Shallow geophysics and remote sensing, Cainozoic of north-east Scotland

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Merritt, J W, Auton, C A, Connell, E R, Hall, A M, and Peacock, J D. 2003. Cainozoic geology and landscape evolution of north-east Scotland. Memoir of the British Geological Survey, sheets 66E, 67, 76E, 77, 86E, 87W, 87E, 95, 96W, 96E and 97 (Scotland).

Contributors: J F Aitken, D F Ball, D Gould, J D Hansom, R Holmes, R M W Musson and M A Paul.

Shallow geophysics[edit]

Ground geophysical surveys have been undertaken to investigate the three dimensional form of Cainozoic successions in several small areas in the district. Each investigation was designed to answer particular questions concerning the nature of the concealed sequence, in ground that had been investigated previously by drilling and trial pitting, as well as by detailed geological mapping.

Three techniques were used:

  1. Conductivity surveying, using a non-contacting (EM31) terrain conductivity meter, was employed on an experimental basis to map the near surface (less than 5 m depth) extent of workable deposits of sand and gravel in 2 km2 of ground in the Houff of Ury area, north-west of Stonehaven.
  2. Resistivity soundings, using Offset Wenner and Schlumberger arrays, were taken to investigate the nature and thickness of Quaternary sequences encountered in sand and gravel assessments in the Inverurie–Stonehaven (Auton et al., 1988) and Strachan–Auchenblae–Catterline areas (Auton et al., 1990).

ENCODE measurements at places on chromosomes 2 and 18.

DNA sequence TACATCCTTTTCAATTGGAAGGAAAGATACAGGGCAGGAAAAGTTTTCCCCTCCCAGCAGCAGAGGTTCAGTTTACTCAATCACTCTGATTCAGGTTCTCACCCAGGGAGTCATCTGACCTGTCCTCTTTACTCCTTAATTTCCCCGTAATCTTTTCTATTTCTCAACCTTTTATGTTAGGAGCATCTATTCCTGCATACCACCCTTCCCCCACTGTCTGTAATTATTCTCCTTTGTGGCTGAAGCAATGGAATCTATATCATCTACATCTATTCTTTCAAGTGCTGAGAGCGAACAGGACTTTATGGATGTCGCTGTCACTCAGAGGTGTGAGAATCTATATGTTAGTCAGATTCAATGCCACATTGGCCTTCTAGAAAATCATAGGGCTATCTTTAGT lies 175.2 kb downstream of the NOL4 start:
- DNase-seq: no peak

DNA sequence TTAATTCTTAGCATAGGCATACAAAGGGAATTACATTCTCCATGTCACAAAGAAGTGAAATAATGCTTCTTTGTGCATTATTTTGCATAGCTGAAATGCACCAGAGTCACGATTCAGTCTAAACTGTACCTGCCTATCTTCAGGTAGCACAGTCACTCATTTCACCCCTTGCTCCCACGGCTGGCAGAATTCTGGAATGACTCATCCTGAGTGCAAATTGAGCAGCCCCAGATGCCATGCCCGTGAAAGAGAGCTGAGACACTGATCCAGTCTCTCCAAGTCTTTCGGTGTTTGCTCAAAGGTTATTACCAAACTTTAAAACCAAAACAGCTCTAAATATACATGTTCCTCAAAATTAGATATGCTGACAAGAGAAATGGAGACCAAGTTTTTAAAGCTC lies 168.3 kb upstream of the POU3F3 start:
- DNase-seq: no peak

3. Ground probing radar (GPR) traverses, using a Pulse Echo IV radar system, were undertaken to investigate the thickness and lateral extent of Quaternary deposits and the form of rockhead in the Houff of Ury conductivity survey area (Greenwood and Raines 1994; Greenwood et al., 1995). Traverses were also made to elucidate the sedimentary architecture of the Palaeogene to Neogene Buchan Gravels Formation at the Den of Boddam, Moss of Cruden and Windy Hills sites. At Moss of Cruden, resistivity soundings were made, in conjunction with the GPR survey, to augment earlier resistivity measurements made in the area. The GPR traverses, which produce cross-sections analogous to shallow seismic profiles, used radar frequencies between 25 and 100 m Hz.

Detailed results of the conductivity survey at the Houff of Ury and the resistivity soundings in the Inverurie–Stonehaven, and the Strachan–Auchenblae–Catterline areas are discussed in Results of shallow geophysical surveys. The results of the GPR traverses are discussed here too. They are also incorporated in the site descriptions of the Moss of Cruden and Windy Hills.

Satellite imagery[edit]

Winter image of north-east Scotland by the Landsat Enhanced Thematic Mapper sensor in December 2001. P915246.

The gross geomorphology of north-east Scotland can best be illustrated using satellite imagery (P915246). The image data, which were acquired from about 700 km above the surface of the Earth by Landsat, clearly differentiate the upland areas of the Grampian Highlands and Cairngorm Mountains from the lowlands of Strathmore, Buchan and the Moray Firth coast. The major elements of the postglacial drainage pattern are also clearly visible. Winter Landsat imagery (Landsat Thematic Mapper Band 5, Scene 204–020, acquired in October 1985), characterised by a low sun-angle that highlights subtle geomorphological features, was interpreted to aid the Quaternary mapping of Sheet 87W. Unfortunately, comprehensive winter coverage was not available for the district until recently. Consequently, detailed interpretation of aerial photographs, rather than satellite images, has played the major role in mapping out Quaternary landforms in the district, on both a local and a regional scale.


Full reference list